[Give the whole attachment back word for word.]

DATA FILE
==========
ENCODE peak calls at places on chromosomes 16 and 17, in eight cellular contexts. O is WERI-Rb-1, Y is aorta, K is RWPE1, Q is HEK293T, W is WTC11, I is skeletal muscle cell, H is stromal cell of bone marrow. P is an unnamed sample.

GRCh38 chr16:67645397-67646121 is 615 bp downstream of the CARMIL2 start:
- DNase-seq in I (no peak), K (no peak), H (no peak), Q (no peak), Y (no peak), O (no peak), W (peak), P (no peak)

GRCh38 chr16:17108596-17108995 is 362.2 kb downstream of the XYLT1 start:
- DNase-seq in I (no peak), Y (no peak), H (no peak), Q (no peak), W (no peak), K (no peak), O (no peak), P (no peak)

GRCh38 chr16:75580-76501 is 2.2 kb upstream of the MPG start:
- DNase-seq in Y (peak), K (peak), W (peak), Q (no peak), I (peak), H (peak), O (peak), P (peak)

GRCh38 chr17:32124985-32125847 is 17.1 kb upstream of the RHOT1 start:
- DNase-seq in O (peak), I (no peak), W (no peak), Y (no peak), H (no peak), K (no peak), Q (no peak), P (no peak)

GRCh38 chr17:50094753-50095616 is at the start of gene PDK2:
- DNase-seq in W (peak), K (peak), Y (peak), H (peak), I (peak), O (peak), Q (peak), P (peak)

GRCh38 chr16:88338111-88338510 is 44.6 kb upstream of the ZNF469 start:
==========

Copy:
ENCODE peak calls at places on chromosomes 16 and 17, in eight cellular contexts. O is WERI-Rb-1, Y is aorta, K is RWPE1, Q is HEK293T, W is WTC11, I is skeletal muscle cell, H is stromal cell of bone marrow. P is an unnamed sample.

GRCh38 chr16:67645397-67646121 is 615 bp downstream of the CARMIL2 start:
- DNase-seq in I (no peak), K (no peak), H (no peak), Q (no peak), Y (no peak), O (no peak), W (peak), P (no peak)

GRCh38 chr16:17108596-17108995 is 362.2 kb downstream of the XYLT1 start:
- DNase-seq in I (no peak), Y (no peak), H (no peak), Q (no peak), W (no peak), K (no peak), O (no peak), P (no peak)

GRCh38 chr16:75580-76501 is 2.2 kb upstream of the MPG start:
- DNase-seq in Y (peak), K (peak), W (peak), Q (no peak), I (peak), H (peak), O (peak), P (peak)

GRCh38 chr17:32124985-32125847 is 17.1 kb upstream of the RHOT1 start:
- DNase-seq in O (peak), I (no peak), W (no peak), Y (no peak), H (no peak), K (no peak), Q (no peak), P (no peak)

GRCh38 chr17:50094753-50095616 is at the start of gene PDK2:
- DNase-seq in W (peak), K (peak), Y (peak), H (peak), I (peak), O (peak), Q (peak), P (peak)

GRCh38 chr16:88338111-88338510 is 44.6 kb upstream of the ZNF469 start: